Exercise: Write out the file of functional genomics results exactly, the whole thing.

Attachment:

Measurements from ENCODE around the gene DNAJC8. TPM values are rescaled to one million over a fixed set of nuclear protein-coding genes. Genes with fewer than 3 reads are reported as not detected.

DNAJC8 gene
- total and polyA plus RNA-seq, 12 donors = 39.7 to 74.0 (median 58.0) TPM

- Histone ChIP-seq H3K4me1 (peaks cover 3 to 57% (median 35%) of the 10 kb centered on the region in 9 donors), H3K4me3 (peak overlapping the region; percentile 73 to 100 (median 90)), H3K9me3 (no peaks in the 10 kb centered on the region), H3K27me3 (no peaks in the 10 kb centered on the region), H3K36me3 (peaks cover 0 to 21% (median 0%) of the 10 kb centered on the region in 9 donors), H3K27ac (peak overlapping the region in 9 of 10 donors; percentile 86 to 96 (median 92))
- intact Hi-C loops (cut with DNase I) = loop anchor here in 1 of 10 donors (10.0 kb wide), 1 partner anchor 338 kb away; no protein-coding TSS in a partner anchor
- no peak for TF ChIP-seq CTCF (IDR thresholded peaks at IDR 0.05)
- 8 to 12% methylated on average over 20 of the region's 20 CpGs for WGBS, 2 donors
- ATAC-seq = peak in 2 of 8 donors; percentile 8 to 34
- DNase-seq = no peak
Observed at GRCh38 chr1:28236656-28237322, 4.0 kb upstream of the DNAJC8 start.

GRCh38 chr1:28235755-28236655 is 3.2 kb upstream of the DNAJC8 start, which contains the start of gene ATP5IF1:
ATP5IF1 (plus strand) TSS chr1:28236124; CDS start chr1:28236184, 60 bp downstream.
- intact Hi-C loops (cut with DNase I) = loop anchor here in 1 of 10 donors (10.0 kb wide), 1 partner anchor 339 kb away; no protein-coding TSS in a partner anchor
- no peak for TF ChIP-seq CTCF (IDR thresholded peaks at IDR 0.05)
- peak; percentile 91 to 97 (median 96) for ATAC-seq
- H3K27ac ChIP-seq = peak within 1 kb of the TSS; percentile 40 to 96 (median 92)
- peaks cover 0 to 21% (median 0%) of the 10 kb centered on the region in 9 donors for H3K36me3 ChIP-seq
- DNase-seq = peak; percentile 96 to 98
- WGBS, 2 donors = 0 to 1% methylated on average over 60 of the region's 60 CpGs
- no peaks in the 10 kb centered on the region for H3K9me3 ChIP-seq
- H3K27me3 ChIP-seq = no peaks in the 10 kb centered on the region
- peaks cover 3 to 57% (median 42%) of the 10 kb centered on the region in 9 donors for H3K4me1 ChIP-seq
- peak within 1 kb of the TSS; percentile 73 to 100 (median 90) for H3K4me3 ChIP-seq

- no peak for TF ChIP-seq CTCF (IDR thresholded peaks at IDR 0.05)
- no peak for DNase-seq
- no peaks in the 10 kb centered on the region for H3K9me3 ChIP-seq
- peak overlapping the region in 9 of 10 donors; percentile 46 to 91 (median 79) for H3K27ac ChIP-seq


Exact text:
Measurements from ENCODE around the gene DNAJC8. TPM values are rescaled to one million over a fixed set of nuclear protein-coding genes. Genes with fewer than 3 reads are reported as not detected.

DNAJC8 gene
- total and polyA plus RNA-seq, 12 donors = 39.7 to 74.0 (median 58.0) TPM

- Histone ChIP-seq H3K4me1 (peaks cover 3 to 57% (median 35%) of the 10 kb centered on the region in 9 donors), H3K4me3 (peak overlapping the region; percentile 73 to 100 (median 90)), H3K9me3 (no peaks in the 10 kb centered on the region), H3K27me3 (no peaks in the 10 kb centered on the region), H3K36me3 (peaks cover 0 to 21% (median 0%) of the 10 kb centered on the region in 9 donors), H3K27ac (peak overlapping the region in 9 of 10 donors; percentile 86 to 96 (median 92))
- intact Hi-C loops (cut with DNase I) = loop anchor here in 1 of 10 donors (10.0 kb wide), 1 partner anchor 338 kb away; no protein-coding TSS in a partner anchor
- no peak for TF ChIP-seq CTCF (IDR thresholded peaks at IDR 0.05)
- 8 to 12% methylated on average over 20 of the region's 20 CpGs for WGBS, 2 donors
- ATAC-seq = peak in 2 of 8 donors; percentile 8 to 34
- DNase-seq = no peak
Observed at GRCh38 chr1:28236656-28237322, 4.0 kb upstream of the DNAJC8 start.

GRCh38 chr1:28235755-28236655 is 3.2 kb upstream of the DNAJC8 start, which contains the start of gene ATP5IF1:
ATP5IF1 (plus strand) TSS chr1:28236124; CDS start chr1:28236184, 60 bp downstream.
- intact Hi-C loops (cut with DNase I) = loop anchor here in 1 of 10 donors (10.0 kb wide), 1 partner anchor 339 kb away; no protein-coding TSS in a partner anchor
- no peak for TF ChIP-seq CTCF (IDR thresholded peaks at IDR 0.05)
- peak; percentile 91 to 97 (median 96) for ATAC-seq
- H3K27ac ChIP-seq = peak within 1 kb of the TSS; percentile 40 to 96 (median 92)
- peaks cover 0 to 21% (median 0%) of the 10 kb centered on the region in 9 donors for H3K36me3 ChIP-seq
- DNase-seq = peak; percentile 96 to 98
- WGBS, 2 donors = 0 to 1% methylated on average over 60 of the region's 60 CpGs
- no peaks in the 10 kb centered on the region for H3K9me3 ChIP-seq
- H3K27me3 ChIP-seq = no peaks in the 10 kb centered on the region
- peaks cover 3 to 57% (median 42%) of the 10 kb centered on the region in 9 donors for H3K4me1 ChIP-seq
- peak within 1 kb of the TSS; percentile 73 to 100 (median 90) for H3K4me3 ChIP-seq

- no peak for TF ChIP-seq CTCF (IDR thresholded peaks at IDR 0.05)
- no peak for DNase-seq
- no peaks in the 10 kb centered on the region for H3K9me3 ChIP-seq
- peak overlapping the region in 9 of 10 donors; percentile 46 to 91 (median 79) for H3K27ac ChIP-seq